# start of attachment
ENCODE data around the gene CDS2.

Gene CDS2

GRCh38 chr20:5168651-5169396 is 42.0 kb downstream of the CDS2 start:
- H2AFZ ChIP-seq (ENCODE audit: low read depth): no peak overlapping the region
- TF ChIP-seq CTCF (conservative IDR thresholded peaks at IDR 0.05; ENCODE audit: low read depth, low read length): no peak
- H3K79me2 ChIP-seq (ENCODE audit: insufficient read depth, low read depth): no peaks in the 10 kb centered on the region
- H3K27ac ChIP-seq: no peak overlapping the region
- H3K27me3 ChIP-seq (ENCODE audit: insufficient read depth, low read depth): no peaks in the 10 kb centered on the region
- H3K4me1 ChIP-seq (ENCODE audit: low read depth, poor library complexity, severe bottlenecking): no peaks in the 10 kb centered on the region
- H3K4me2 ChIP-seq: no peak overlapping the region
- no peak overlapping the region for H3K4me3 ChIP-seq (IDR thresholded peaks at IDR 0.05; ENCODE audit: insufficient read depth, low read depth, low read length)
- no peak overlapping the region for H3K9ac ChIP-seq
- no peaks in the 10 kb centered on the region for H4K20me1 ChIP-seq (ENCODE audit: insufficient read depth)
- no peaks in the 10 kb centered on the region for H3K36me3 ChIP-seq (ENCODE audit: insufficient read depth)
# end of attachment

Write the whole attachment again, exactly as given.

ENCODE data around the gene CDS2.

Gene CDS2

GRCh38 chr20:5168651-5169396 is 42.0 kb downstream of the CDS2 start:
- H2AFZ ChIP-seq (ENCODE audit: low read depth): no peak overlapping the region
- TF ChIP-seq CTCF (conservative IDR thresholded peaks at IDR 0.05; ENCODE audit: low read depth, low read length): no peak
- H3K79me2 ChIP-seq (ENCODE audit: insufficient read depth, low read depth): no peaks in the 10 kb centered on the region
- H3K27ac ChIP-seq: no peak overlapping the region
- H3K27me3 ChIP-seq (ENCODE audit: insufficient read depth, low read depth): no peaks in the 10 kb centered on the region
- H3K4me1 ChIP-seq (ENCODE audit: low read depth, poor library complexity, severe bottlenecking): no peaks in the 10 kb centered on the region
- H3K4me2 ChIP-seq: no peak overlapping the region
- no peak overlapping the region for H3K4me3 ChIP-seq (IDR thresholded peaks at IDR 0.05; ENCODE audit: insufficient read depth, low read depth, low read length)
- no peak overlapping the region for H3K9ac ChIP-seq
- no peaks in the 10 kb centered on the region for H4K20me1 ChIP-seq (ENCODE audit: insufficient read depth)
- no peaks in the 10 kb centered on the region for H3K36me3 ChIP-seq (ENCODE audit: insufficient read depth)